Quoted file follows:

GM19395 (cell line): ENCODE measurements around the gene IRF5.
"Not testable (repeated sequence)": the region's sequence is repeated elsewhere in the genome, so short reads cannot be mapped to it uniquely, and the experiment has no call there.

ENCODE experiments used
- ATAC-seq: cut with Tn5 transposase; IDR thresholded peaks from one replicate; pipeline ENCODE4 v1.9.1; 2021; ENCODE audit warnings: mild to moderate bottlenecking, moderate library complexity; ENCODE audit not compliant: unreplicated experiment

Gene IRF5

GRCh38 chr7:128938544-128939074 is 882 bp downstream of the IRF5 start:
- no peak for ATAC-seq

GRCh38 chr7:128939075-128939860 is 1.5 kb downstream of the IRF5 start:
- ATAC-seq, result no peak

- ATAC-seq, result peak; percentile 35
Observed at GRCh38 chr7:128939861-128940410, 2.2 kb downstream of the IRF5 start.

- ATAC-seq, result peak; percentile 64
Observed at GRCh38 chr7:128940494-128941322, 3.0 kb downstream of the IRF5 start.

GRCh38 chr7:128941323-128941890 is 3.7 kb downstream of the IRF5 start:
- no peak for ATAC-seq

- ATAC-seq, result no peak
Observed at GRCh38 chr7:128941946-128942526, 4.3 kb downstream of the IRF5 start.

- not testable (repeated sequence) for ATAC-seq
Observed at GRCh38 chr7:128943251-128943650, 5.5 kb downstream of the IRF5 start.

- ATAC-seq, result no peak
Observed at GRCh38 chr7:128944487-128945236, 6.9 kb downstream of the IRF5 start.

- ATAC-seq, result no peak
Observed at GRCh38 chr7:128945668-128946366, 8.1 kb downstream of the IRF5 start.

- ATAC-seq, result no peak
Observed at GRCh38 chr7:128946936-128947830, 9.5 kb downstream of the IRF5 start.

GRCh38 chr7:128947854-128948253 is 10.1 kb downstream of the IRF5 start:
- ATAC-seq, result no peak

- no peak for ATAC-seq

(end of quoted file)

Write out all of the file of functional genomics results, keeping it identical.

GM19395 (cell line): ENCODE measurements around the gene IRF5.
"Not testable (repeated sequence)": the region's sequence is repeated elsewhere in the genome, so short reads cannot be mapped to it uniquely, and the experiment has no call there.

ENCODE experiments used
- ATAC-seq: cut with Tn5 transposase; IDR thresholded peaks from one replicate; pipeline ENCODE4 v1.9.1; 2021; ENCODE audit warnings: mild to moderate bottlenecking, moderate library complexity; ENCODE audit not compliant: unreplicated experiment

Gene IRF5

GRCh38 chr7:128938544-128939074 is 882 bp downstream of the IRF5 start:
- no peak for ATAC-seq

GRCh38 chr7:128939075-128939860 is 1.5 kb downstream of the IRF5 start:
- ATAC-seq, result no peak

- ATAC-seq, result peak; percentile 35
Observed at GRCh38 chr7:128939861-128940410, 2.2 kb downstream of the IRF5 start.

- ATAC-seq, result peak; percentile 64
Observed at GRCh38 chr7:128940494-128941322, 3.0 kb downstream of the IRF5 start.

GRCh38 chr7:128941323-128941890 is 3.7 kb downstream of the IRF5 start:
- no peak for ATAC-seq

- ATAC-seq, result no peak
Observed at GRCh38 chr7:128941946-128942526, 4.3 kb downstream of the IRF5 start.

- not testable (repeated sequence) for ATAC-seq
Observed at GRCh38 chr7:128943251-128943650, 5.5 kb downstream of the IRF5 start.

- ATAC-seq, result no peak
Observed at GRCh38 chr7:128944487-128945236, 6.9 kb downstream of the IRF5 start.

- ATAC-seq, result no peak
Observed at GRCh38 chr7:128945668-128946366, 8.1 kb downstream of the IRF5 start.

- ATAC-seq, result no peak
Observed at GRCh38 chr7:128946936-128947830, 9.5 kb downstream of the IRF5 start.

GRCh38 chr7:128947854-128948253 is 10.1 kb downstream of the IRF5 start:
- ATAC-seq, result no peak

- no peak for ATAC-seq